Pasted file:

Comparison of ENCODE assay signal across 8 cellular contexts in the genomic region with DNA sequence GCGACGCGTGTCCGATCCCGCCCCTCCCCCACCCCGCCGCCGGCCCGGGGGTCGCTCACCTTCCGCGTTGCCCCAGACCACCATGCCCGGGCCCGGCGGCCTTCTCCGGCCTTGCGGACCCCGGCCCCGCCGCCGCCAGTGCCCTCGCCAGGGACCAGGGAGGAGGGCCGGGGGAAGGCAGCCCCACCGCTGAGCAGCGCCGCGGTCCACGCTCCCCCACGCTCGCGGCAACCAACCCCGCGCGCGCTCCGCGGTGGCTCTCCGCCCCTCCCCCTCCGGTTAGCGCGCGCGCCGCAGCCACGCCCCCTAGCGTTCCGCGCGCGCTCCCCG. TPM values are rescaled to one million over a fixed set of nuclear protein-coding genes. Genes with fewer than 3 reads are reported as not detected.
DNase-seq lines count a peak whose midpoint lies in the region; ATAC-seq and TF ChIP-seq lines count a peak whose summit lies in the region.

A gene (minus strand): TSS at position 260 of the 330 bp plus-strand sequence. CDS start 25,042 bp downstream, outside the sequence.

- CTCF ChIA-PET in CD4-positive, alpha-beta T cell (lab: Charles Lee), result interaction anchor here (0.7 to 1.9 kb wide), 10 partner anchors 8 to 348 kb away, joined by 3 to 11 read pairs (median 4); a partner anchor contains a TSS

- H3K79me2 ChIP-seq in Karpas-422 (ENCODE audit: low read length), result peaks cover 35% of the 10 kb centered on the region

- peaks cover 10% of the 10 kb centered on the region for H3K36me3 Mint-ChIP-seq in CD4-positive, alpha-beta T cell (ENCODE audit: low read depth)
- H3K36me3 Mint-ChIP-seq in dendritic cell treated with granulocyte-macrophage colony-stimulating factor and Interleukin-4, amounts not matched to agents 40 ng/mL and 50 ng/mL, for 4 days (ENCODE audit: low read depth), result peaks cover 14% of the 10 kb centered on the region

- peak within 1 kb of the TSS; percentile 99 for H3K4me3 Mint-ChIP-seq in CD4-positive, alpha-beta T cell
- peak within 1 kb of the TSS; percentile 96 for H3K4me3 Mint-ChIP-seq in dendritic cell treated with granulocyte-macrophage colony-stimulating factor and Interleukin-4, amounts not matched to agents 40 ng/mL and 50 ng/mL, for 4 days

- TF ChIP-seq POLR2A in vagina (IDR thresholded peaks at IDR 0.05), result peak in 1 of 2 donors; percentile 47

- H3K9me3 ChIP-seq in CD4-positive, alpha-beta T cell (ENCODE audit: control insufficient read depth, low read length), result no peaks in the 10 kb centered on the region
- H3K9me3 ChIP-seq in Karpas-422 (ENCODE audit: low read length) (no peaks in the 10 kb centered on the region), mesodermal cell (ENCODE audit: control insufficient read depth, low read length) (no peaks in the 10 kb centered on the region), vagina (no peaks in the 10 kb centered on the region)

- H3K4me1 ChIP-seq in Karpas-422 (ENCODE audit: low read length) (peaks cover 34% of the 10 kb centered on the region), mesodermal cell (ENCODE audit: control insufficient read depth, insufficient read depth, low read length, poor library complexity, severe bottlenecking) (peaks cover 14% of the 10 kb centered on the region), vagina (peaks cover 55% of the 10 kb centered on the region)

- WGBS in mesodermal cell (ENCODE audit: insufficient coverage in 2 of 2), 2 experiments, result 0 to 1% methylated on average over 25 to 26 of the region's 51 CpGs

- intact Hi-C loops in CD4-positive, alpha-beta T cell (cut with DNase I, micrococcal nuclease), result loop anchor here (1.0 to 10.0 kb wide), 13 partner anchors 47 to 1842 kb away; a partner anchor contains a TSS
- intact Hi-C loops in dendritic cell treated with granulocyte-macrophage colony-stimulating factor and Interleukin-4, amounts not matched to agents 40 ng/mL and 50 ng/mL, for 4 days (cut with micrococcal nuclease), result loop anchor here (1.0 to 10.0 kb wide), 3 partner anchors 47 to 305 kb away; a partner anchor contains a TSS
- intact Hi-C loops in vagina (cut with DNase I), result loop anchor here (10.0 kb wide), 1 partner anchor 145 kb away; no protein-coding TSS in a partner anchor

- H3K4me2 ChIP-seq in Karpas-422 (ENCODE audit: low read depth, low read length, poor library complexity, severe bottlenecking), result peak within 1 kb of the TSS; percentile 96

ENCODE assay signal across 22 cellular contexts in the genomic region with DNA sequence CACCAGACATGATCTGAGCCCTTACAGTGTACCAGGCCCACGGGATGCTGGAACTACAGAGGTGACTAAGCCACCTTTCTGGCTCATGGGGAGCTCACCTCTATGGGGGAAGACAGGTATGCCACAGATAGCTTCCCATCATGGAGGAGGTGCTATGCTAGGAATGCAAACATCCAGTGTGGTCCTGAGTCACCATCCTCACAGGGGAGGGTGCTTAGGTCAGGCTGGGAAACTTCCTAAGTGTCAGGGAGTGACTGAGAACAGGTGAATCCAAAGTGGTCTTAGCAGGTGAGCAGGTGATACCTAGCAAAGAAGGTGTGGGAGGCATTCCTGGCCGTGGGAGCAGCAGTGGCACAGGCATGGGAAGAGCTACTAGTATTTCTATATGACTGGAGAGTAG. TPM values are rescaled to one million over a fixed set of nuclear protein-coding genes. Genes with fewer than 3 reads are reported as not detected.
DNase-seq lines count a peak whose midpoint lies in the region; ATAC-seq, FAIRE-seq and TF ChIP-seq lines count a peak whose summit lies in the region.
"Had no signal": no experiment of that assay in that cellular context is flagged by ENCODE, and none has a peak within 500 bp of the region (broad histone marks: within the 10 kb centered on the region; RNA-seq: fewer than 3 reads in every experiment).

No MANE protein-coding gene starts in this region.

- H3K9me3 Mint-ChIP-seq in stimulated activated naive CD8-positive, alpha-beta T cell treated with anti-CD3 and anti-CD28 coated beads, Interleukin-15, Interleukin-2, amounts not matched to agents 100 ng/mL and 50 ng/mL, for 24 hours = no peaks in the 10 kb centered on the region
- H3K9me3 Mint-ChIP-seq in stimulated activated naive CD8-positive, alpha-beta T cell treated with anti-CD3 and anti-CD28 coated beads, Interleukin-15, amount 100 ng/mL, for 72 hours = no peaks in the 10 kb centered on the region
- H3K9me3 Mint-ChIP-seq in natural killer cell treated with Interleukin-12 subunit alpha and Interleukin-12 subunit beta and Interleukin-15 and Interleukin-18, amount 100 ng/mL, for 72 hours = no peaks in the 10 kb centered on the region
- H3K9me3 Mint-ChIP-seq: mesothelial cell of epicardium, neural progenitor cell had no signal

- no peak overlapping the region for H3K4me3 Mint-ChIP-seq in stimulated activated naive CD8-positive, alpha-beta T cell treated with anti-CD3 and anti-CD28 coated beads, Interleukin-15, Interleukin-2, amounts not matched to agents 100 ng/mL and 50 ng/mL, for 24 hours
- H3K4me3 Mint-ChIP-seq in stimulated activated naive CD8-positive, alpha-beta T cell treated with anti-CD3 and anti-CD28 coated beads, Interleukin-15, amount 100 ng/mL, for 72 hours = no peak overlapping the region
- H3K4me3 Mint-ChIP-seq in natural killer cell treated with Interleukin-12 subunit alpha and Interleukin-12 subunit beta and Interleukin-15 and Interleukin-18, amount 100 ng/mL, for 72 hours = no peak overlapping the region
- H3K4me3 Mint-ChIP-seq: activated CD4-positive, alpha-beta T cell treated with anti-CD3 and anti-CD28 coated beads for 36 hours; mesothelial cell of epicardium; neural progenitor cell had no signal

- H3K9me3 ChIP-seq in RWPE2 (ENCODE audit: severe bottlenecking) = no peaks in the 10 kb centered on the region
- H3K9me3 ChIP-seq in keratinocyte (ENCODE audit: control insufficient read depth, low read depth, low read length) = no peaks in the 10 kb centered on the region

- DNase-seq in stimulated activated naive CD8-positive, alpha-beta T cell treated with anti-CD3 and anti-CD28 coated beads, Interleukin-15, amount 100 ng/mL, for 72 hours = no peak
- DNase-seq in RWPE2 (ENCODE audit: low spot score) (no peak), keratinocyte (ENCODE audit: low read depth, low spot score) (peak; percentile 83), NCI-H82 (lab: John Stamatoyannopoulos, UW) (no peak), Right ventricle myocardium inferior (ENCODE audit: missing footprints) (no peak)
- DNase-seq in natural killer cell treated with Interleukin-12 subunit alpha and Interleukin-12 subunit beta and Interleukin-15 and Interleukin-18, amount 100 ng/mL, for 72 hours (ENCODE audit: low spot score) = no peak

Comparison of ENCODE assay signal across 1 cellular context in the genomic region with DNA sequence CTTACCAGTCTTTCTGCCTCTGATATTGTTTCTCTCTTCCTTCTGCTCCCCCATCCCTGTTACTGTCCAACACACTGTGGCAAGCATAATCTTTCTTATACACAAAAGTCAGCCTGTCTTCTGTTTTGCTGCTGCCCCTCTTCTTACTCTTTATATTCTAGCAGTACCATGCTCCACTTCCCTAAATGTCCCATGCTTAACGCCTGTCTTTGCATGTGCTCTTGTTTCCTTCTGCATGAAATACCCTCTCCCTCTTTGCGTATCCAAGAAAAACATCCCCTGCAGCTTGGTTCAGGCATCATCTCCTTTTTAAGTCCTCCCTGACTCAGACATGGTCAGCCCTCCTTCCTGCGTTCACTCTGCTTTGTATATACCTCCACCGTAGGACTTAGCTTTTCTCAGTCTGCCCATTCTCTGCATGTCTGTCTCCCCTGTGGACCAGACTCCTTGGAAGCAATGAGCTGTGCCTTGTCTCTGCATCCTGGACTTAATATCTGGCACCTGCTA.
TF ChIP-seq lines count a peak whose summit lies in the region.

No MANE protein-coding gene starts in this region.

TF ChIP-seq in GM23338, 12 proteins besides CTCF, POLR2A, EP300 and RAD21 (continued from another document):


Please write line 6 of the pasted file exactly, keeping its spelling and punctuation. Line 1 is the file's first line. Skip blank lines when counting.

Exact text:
- peaks cover 10% of the 10 kb centered on the region for H3K36me3 Mint-ChIP-seq in CD4-positive, alpha-beta T cell (ENCODE audit: low read depth)